The Student News Site of Willis High School

The Voice of the Wildkats

The Student News Site of Willis High School

The Voice of the Wildkats

The Student News Site of Willis High School

The Voice of the Wildkats

Aging with Christmas

As time has passed, the Christmas season has changed for those who grew up, from magical to dreary.
A Teens Happy Holiday. A Picture of the Wildkats Tree
photo or infographic by Kaitlin Burns
A Teen’s Happy Holiday. A Picture of the Wildkat’s Tree

Growing up, Christmas was viewed as this magical time with colorful decorations and preparations for Santa all the time. Presents pile up under the tree, and time spent with family is valued. The thing is, as everyone grows up that magic seems to dissipate.

The ploy of Santa is revealed, whether by kids on the school bus or when a parent breaks the news. If someone has no younger siblings they might find themselves no longer laying out cookies or milk for Santa either, and time and effort for the tree is much shorter as education gets stricter. This loss of whimsy can affect both students and staff alike.

“Christmas for me was knowing what day Santa would show up and trying to stay up to catch him but couldn’t because my mom would make hot chocolate which left me sleepy, I remember sprinting out the hall after waking up super early because I knew Santa had visited,” junior Alyssa Rodriquez said. “Now I barely wake up and just lay in bed not expecting much because all of my presents are things I’ve bought for myself, the magic just isn’t there anymore, making Christmas like another day.”

The feeling of responsibility toward the holiday also grows in students.

“It just doesn’t feel like a break anymore, you used to wake up all excited rushing downstairs, and everybody is awake and ready,” sophomore Hayden Wells said. “Now it just feels like another responsibility, you have all these presents to buy and sometimes you have homework over the break, nobody wants to get out of bed, it just became another task you never want to deal with.”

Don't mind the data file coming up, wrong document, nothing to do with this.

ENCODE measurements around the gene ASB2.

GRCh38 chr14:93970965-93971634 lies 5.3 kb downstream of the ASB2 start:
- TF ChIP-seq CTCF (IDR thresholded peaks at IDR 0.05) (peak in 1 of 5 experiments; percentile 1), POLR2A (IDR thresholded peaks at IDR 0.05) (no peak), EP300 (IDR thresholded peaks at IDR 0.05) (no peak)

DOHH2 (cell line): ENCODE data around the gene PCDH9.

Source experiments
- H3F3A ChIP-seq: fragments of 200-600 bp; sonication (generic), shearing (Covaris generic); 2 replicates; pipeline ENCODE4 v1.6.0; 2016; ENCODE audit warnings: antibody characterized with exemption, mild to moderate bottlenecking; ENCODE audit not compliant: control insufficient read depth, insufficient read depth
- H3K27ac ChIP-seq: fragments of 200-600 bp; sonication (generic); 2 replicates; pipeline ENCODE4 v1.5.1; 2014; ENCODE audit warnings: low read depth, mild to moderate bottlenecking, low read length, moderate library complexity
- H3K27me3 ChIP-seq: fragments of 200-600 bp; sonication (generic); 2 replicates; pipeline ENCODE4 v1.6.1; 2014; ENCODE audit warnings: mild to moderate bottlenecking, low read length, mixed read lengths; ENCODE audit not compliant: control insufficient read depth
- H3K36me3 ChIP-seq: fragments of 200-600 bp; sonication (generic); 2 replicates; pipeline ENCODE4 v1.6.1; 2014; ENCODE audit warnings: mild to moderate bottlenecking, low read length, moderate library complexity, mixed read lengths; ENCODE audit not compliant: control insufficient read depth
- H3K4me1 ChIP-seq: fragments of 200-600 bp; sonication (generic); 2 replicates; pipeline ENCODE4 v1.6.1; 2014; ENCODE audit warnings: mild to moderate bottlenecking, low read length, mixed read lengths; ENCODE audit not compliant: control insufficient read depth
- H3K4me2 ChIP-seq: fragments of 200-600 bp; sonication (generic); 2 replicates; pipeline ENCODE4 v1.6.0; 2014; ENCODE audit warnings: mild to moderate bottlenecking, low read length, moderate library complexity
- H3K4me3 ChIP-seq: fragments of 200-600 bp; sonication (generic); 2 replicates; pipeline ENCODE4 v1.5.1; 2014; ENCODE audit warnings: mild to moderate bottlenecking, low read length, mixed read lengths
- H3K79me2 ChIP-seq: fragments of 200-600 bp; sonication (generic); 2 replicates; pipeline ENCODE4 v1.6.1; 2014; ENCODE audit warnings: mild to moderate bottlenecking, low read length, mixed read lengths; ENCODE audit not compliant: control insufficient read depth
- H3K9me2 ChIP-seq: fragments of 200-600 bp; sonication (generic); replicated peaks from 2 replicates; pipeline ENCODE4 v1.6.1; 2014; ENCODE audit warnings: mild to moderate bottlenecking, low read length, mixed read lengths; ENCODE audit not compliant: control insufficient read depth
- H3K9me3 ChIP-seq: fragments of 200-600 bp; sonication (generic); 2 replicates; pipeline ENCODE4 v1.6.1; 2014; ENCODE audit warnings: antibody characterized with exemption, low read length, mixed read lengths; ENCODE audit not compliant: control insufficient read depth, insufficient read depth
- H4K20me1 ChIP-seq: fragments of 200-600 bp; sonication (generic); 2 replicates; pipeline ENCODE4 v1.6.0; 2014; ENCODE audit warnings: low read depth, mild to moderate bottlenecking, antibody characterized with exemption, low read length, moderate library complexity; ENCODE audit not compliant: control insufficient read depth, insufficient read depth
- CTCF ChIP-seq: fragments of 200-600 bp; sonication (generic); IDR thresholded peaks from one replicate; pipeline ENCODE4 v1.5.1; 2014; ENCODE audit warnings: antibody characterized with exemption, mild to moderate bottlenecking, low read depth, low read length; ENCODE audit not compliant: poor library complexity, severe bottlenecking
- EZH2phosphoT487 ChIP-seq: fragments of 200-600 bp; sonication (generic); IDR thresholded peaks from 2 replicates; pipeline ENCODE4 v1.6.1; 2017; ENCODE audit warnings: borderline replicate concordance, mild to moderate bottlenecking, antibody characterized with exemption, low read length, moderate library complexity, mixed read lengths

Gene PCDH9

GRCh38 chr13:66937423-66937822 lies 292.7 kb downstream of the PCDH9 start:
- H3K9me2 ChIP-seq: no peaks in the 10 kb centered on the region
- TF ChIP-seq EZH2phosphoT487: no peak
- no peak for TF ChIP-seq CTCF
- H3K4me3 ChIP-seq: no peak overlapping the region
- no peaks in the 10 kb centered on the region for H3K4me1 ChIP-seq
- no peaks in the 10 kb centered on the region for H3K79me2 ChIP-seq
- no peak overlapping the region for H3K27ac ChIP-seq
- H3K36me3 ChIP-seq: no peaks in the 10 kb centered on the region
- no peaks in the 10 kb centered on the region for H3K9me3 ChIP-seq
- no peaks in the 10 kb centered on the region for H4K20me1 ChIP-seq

These feelings affect not only teens but staff too.

“Christmas as a kid was much less stressful, and time felt slow. Like even as a teenager it felt so long and it was the same amount of time students have now,” history teacher Whitney Van Cleave said. “Now it’s very expensive, you got to make all this food and get ready for guests, make sure you don’t make anyone upset, you don’t think about that as a kid you’re on break.”

But this never meant the Christmas cheer disappeared according to Whitney Van Cleave.

“Christmas even with all of this is still really special, especially when you have kids,” she said. “You get to see them happy and you spend time with people you may not always have time to see, and maybe it’s because I’m a teacher but it still is a break, just a busy one I spend with others.”

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About the Contributor
Kaitlin is a junior and new member of their current school newspaper but has participated in a past school’s newspaper for 2 years. They are the Junior Class Officer for KJFH(Kats Joined for Hope) and a member of HOSA. They have an interest in becoming a Pediatric Psychiatrist and hope to be the first in their family to graduate college. Their favorite book this year has been ‘The Conspiracy Against the Human Race’ by Thomas Ligotti. You can contact them at [email protected] .
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